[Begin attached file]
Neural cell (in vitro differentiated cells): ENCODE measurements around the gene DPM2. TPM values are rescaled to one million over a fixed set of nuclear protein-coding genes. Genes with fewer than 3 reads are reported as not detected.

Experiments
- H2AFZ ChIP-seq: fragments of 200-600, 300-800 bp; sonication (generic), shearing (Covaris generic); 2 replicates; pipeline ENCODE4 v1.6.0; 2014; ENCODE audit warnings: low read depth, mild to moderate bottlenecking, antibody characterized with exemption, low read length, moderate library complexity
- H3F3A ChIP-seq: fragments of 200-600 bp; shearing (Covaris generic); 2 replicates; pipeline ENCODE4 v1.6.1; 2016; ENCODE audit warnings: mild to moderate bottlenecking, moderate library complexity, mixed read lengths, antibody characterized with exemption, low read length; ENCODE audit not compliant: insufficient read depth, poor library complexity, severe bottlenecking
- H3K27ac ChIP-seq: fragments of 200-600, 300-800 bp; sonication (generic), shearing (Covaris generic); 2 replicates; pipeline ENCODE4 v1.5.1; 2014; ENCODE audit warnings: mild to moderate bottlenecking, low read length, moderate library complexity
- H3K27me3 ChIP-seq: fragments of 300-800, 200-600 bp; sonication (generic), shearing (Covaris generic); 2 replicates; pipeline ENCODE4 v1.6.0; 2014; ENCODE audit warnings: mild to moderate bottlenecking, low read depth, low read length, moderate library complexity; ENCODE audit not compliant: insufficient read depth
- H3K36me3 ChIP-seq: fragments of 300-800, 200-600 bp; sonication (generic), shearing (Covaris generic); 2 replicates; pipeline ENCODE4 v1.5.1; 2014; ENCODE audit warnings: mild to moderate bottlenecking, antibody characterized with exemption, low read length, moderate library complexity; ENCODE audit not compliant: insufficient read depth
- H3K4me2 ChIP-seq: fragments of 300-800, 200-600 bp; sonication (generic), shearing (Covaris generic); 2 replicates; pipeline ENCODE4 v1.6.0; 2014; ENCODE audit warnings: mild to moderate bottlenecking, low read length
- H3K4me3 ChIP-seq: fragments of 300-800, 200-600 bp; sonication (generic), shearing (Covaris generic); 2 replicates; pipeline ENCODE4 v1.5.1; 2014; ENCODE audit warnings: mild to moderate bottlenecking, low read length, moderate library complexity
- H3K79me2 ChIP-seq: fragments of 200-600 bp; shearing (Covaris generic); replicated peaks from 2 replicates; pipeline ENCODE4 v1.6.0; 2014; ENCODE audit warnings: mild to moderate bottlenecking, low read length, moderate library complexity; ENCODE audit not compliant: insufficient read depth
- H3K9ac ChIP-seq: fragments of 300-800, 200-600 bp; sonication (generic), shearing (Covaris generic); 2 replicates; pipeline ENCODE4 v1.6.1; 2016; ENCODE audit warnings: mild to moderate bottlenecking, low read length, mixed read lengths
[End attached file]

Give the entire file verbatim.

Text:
Neural cell (in vitro differentiated cells): ENCODE measurements around the gene DPM2. TPM values are rescaled to one million over a fixed set of nuclear protein-coding genes. Genes with fewer than 3 reads are reported as not detected.

Experiments
- H2AFZ ChIP-seq: fragments of 200-600, 300-800 bp; sonication (generic), shearing (Covaris generic); 2 replicates; pipeline ENCODE4 v1.6.0; 2014; ENCODE audit warnings: low read depth, mild to moderate bottlenecking, antibody characterized with exemption, low read length, moderate library complexity
- H3F3A ChIP-seq: fragments of 200-600 bp; shearing (Covaris generic); 2 replicates; pipeline ENCODE4 v1.6.1; 2016; ENCODE audit warnings: mild to moderate bottlenecking, moderate library complexity, mixed read lengths, antibody characterized with exemption, low read length; ENCODE audit not compliant: insufficient read depth, poor library complexity, severe bottlenecking
- H3K27ac ChIP-seq: fragments of 200-600, 300-800 bp; sonication (generic), shearing (Covaris generic); 2 replicates; pipeline ENCODE4 v1.5.1; 2014; ENCODE audit warnings: mild to moderate bottlenecking, low read length, moderate library complexity
- H3K27me3 ChIP-seq: fragments of 300-800, 200-600 bp; sonication (generic), shearing (Covaris generic); 2 replicates; pipeline ENCODE4 v1.6.0; 2014; ENCODE audit warnings: mild to moderate bottlenecking, low read depth, low read length, moderate library complexity; ENCODE audit not compliant: insufficient read depth
- H3K36me3 ChIP-seq: fragments of 300-800, 200-600 bp; sonication (generic), shearing (Covaris generic); 2 replicates; pipeline ENCODE4 v1.5.1; 2014; ENCODE audit warnings: mild to moderate bottlenecking, antibody characterized with exemption, low read length, moderate library complexity; ENCODE audit not compliant: insufficient read depth
- H3K4me2 ChIP-seq: fragments of 300-800, 200-600 bp; sonication (generic), shearing (Covaris generic); 2 replicates; pipeline ENCODE4 v1.6.0; 2014; ENCODE audit warnings: mild to moderate bottlenecking, low read length
- H3K4me3 ChIP-seq: fragments of 300-800, 200-600 bp; sonication (generic), shearing (Covaris generic); 2 replicates; pipeline ENCODE4 v1.5.1; 2014; ENCODE audit warnings: mild to moderate bottlenecking, low read length, moderate library complexity
- H3K79me2 ChIP-seq: fragments of 200-600 bp; shearing (Covaris generic); replicated peaks from 2 replicates; pipeline ENCODE4 v1.6.0; 2014; ENCODE audit warnings: mild to moderate bottlenecking, low read length, moderate library complexity; ENCODE audit not compliant: insufficient read depth
- H3K9ac ChIP-seq: fragments of 300-800, 200-600 bp; sonication (generic), shearing (Covaris generic); 2 replicates; pipeline ENCODE4 v1.6.1; 2016; ENCODE audit warnings: mild to moderate bottlenecking, low read length, mixed read lengths